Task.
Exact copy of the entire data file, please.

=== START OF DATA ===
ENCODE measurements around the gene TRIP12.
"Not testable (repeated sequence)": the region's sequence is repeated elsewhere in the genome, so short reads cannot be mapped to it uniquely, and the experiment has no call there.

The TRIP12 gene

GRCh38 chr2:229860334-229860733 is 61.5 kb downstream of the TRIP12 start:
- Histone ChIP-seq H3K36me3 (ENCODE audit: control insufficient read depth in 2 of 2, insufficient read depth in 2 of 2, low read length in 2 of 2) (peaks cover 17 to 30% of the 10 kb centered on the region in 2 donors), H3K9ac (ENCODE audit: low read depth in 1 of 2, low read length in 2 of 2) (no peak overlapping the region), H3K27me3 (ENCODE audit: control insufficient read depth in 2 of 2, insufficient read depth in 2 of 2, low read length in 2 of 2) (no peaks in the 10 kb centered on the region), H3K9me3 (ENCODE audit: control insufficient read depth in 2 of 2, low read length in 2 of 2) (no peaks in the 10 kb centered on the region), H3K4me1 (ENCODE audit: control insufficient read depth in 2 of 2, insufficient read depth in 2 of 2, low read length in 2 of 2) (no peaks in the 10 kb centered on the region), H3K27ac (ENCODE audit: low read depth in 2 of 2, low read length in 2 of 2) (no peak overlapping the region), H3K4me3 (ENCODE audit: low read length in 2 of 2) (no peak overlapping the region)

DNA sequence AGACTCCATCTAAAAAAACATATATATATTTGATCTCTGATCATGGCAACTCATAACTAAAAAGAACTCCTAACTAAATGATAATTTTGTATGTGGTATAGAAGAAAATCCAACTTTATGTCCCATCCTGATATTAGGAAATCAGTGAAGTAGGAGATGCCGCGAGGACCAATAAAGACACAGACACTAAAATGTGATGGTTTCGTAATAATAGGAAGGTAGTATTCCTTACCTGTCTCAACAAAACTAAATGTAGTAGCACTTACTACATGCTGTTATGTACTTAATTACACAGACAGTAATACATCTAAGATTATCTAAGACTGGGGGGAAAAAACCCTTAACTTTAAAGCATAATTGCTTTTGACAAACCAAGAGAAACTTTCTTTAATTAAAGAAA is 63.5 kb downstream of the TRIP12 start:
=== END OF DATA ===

ENCODE measurements around the gene TRIP12.
"Not testable (repeated sequence)": the region's sequence is repeated elsewhere in the genome, so short reads cannot be mapped to it uniquely, and the experiment has no call there.

The TRIP12 gene

GRCh38 chr2:229860334-229860733 is 61.5 kb downstream of the TRIP12 start:
- Histone ChIP-seq H3K36me3 (ENCODE audit: control insufficient read depth in 2 of 2, insufficient read depth in 2 of 2, low read length in 2 of 2) (peaks cover 17 to 30% of the 10 kb centered on the region in 2 donors), H3K9ac (ENCODE audit: low read depth in 1 of 2, low read length in 2 of 2) (no peak overlapping the region), H3K27me3 (ENCODE audit: control insufficient read depth in 2 of 2, insufficient read depth in 2 of 2, low read length in 2 of 2) (no peaks in the 10 kb centered on the region), H3K9me3 (ENCODE audit: control insufficient read depth in 2 of 2, low read length in 2 of 2) (no peaks in the 10 kb centered on the region), H3K4me1 (ENCODE audit: control insufficient read depth in 2 of 2, insufficient read depth in 2 of 2, low read length in 2 of 2) (no peaks in the 10 kb centered on the region), H3K27ac (ENCODE audit: low read depth in 2 of 2, low read length in 2 of 2) (no peak overlapping the region), H3K4me3 (ENCODE audit: low read length in 2 of 2) (no peak overlapping the region)

DNA sequence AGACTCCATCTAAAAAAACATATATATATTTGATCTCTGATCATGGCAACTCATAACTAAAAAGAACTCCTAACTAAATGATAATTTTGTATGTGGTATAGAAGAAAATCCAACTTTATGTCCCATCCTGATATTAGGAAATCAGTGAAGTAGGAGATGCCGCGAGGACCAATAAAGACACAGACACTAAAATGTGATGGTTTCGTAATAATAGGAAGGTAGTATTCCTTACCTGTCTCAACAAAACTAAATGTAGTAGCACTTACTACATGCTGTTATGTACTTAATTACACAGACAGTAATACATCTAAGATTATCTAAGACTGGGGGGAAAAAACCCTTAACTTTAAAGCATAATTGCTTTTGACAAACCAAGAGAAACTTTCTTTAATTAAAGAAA is 63.5 kb downstream of the TRIP12 start: